Honest, hardworking Australians who have paid taxes are often treated with suspicion when they apply for a pension.
Honest, hardworking Australians who have paid taxes are often treated with suspicion when they apply for a pension.

Why Aussies like me may have to work until we drop

I'M definitely starting to feel my age.

Decades of riding (and falling off) horses, playing lots of netball and squash interspersed with some vicious, mixed indoor cricket in the '80s, seems to have taken a bit of a physical toll.

Add to that an impossibly full on 20-plus years of largely single parenting mostly on a shoe string and several years of juggled tertiary study aimed at replacing the string with something higher tensile (with limited success).

But overtaking all this are the years of working - 43 so far.

Why so many? Because back in the day, plenty left school at the end of Year 10 because we could. And we could because there was plenty of work to be had including unskilled and semi-skilled work, even of the white collar variety that could provide a handy career path.

I left at the end of Year 10 as: (a) I hated school; (b) I knew it all anyway; and (c) because I desperately wanted a horse and my parents wouldn't buy me one.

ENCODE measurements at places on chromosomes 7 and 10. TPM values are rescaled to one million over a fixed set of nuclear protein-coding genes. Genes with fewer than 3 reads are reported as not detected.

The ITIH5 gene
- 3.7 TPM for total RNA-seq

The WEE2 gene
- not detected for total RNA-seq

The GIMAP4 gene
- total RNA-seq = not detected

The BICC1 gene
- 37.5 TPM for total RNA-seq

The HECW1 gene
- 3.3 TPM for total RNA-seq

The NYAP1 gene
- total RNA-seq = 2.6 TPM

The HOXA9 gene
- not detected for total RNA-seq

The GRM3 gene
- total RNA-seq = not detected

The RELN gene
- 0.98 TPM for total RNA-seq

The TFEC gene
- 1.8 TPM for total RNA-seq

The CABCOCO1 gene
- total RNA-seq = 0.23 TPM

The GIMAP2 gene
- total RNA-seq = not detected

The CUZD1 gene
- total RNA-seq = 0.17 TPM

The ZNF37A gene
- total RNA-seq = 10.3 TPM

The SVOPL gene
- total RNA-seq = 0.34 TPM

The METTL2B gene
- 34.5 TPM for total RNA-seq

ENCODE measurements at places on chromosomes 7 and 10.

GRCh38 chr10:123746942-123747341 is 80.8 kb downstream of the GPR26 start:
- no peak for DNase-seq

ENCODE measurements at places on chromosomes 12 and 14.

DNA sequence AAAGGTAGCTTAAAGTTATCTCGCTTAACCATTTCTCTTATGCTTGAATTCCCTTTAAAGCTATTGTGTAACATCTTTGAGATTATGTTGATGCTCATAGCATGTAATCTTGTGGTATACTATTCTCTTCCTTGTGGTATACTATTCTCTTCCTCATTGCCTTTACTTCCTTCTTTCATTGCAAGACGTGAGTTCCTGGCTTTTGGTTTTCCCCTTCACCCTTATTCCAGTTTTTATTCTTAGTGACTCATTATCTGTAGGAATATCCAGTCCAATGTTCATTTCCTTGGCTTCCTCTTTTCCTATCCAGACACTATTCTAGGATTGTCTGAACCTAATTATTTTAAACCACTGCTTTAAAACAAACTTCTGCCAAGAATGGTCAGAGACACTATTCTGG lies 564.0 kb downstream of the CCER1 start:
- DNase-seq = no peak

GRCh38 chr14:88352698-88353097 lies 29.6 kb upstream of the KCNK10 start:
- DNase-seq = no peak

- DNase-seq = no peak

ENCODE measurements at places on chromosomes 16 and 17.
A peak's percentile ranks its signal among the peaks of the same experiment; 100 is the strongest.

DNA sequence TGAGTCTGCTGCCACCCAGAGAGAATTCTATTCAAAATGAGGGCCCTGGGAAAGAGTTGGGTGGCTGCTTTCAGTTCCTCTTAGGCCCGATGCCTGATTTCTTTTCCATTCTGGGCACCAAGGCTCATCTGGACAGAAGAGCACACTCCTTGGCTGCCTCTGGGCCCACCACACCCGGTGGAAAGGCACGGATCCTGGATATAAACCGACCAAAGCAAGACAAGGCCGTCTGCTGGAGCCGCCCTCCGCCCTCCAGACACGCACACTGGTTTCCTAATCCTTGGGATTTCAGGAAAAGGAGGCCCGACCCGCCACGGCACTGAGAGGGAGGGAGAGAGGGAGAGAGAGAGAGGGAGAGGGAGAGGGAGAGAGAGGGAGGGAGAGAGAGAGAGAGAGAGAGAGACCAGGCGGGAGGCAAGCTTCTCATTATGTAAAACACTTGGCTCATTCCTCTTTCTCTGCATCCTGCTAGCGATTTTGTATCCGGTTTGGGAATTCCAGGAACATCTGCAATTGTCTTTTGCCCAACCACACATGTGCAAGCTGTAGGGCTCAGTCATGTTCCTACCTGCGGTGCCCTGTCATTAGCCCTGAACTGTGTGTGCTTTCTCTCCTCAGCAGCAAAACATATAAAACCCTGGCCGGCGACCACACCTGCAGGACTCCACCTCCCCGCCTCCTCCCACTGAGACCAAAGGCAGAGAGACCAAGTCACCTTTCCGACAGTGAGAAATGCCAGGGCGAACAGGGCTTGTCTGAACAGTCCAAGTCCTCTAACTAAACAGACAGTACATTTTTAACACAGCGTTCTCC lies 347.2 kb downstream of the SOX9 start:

I quickly picked up work in a fast photo processing place (remember those?), that enabled me to buy a failed pacer who enjoyed bucking. But of course I loathed the job which required no brain power - remembering I considered myself to be hugely intelligent.

Luckily the need to advance my education penetrated this thick armour of wilful ignorance and I completed senior at night school, while being able to take advantage of the aforementioned white collar opportunities, landing a job in a university library which I enjoyed much more and which led to other openings.


The rest, as they say, is workplace history. But the reason for this rumination about 43 years and counting in almost continual full-time work is, these days, my thoughts are increasingly focused on my pathetic superannuation balance and the way we, who have put in a lifetime of work and taxpaying, are treated when we apply for a pension.

I'm among those born after January 1, 1957, who are already are not eligible for a pension until 67. And, if the Turnbull Government pursues its current policy to lift the age to 70 by 2035, that ground will shift under us before we hit 67.

ASIC's money smart planner calculated my "modest" retirement income that will comprise a small super pension with a part aged pension.

Life will feature "budget haircuts", cooking on a spirit burner by candle light (must restrict utility use!) and a biannual Maccas cheese burger as an eat out treat.

This plan assumes I can continue to earn at my current rate until 67 and that I'll have cleared my mortgage. Gulp.

In May the Association of Superannuation Funds, in a paper on women's economic security in retirement (there isn't much), summed up the inadequacy of superannuation overall saying the current levels of savings didn't provide economic security in retirement "for a significant proportion of the Australian population".